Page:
The ONE QuestionRecently I was coaching a mentee on query letters. She has a dynamite article idea and found a great potential outlet for it. So far, so good.

Getting from great article idea to query letter isn’t always a smooth transition, though. How do you know what to include in your query—and what to cut? How much detail is too much detail? Most important, how much background information like statistics and stuff should you include (if any)?

A query letter is not what you may think it is

In working with my mentee, I discovered she wasn’t clear about what a query letter actually is. She understood she should use the query to convey the article idea and list the experts she expected to interview, but she forgot a query letter—at its core—is a sales piece.

That’s right: the purpose of a query letter is to sell the editor on your article idea and on you as the writer. Every query you send out must fulfill these two core purposes, or else you’ll be destined for rejection after rejection.

The ONE question every query letter must answer

As I spoke with my mentee on the phone, she asked a very sensible question: “In doing my preliminary research for the article, I took note of a lot of statistics. Should I include these in my query or not?”

My answer to her was this: “Everything you include in your query should answer one question: ‘So what?’”

Every time an editor reads a query, the “so what?” question is top-of-mind.

“Over 50,000 Americans are diagnosed with hypochondriasis each day.” So what?

“New research shows eating yak oil every day can reduce cholesterol.” So what?

“Every 10 minutes, a baby is born with a hidden vision problem that could develop into blindness during the first three months of life.” So what?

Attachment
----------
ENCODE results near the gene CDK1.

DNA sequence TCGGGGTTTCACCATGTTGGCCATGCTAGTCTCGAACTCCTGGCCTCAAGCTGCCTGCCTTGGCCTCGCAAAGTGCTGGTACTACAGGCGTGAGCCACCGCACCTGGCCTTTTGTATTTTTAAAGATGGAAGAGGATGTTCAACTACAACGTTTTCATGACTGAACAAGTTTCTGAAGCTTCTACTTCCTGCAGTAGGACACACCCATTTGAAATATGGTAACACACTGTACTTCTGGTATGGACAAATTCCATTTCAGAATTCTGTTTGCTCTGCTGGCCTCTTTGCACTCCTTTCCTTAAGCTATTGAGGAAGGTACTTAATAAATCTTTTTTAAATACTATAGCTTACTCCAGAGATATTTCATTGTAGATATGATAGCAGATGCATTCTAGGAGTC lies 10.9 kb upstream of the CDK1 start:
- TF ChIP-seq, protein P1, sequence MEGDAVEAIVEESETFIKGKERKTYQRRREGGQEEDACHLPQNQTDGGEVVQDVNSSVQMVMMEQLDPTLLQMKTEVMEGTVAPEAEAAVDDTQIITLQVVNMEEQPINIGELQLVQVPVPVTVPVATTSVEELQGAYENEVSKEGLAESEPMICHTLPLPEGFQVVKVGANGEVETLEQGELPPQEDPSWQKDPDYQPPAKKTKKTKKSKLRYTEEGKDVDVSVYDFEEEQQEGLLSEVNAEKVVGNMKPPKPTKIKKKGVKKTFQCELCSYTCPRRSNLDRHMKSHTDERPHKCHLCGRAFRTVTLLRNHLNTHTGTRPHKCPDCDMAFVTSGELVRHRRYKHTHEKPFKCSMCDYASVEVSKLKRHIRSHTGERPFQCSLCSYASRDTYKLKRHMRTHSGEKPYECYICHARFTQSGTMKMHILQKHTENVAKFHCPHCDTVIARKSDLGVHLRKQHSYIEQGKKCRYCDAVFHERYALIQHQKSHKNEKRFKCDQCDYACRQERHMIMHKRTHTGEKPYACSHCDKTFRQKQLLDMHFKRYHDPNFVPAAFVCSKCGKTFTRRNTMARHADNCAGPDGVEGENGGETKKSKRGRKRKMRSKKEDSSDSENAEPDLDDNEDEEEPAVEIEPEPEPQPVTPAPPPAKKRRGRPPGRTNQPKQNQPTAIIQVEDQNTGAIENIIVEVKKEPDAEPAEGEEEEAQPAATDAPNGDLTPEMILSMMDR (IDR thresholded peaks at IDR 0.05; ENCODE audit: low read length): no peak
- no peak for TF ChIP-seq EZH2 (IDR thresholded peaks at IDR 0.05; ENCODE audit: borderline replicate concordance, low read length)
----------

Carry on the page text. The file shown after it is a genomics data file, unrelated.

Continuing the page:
Always state how your information is relevant

When you read the above examples, you may feel the answer to “so what?” is self-evident in each statement. Who wouldn’t care that a hidden vision problem could blind babies, right?

But remember, you have to address the target audience. Sixty year old men reading a fly fishing magazine may, on a social The best freelancers excel at makingconsciousness level, care about blind babies. But they don’t care about this in the context of their magazine experience.

The best freelancers excel at making clear to the editor how their story idea is relevant to the publication’s readers. If you can master this skill, you’ll be able to write many successful queries.

You could turn the examples above from “so what?” queries into compelling statements that demonstrate relevance and make an editor want to know more:

“Over 50,000 Americans are diagnosed with hypochondriasis each day, which the Department of Tomfoolery estimates costs taxpayers $1 billion a year. A group of PTO moms in Poughkeepsie has developed a $5 home test for hypochondriasis that will reduce this burden on the healthcare system.” Really? That’s kind of interesting, considering our target demographic includes lots of PTO moms. Tell me more.

“New research shows eating yak oil every day can reduce cholesterol. But can a single study of eight people in Tibet be trusted, or is yak oil poised to become yet another expensive—but ineffective–‘cure du jour’ that exploits people who practice naturopathy?” This is great. We publish naturopathic news all the time. We could perform a nice service by informing our readers about this.

“Every 10 minutes, a baby is born with a hidden vision problem that could develop into blindness during the first three months of life. Now a researcher with Blahblahblah University has developed a non-invasive home test parents can use on a weekly basis to keep close tabs on their infant’s sight.” Really? Wow! What mom or dad who reads our parenting magazine wouldn’t want to know about that??

Read your query letters with one question in mind: So what? If you can answer that unspoken question with nearly every sentence, then you’ve written a very tight query that you can be proud to send!

Any query tips you can share with others? Put ‘em in the comments!

Wishing you well,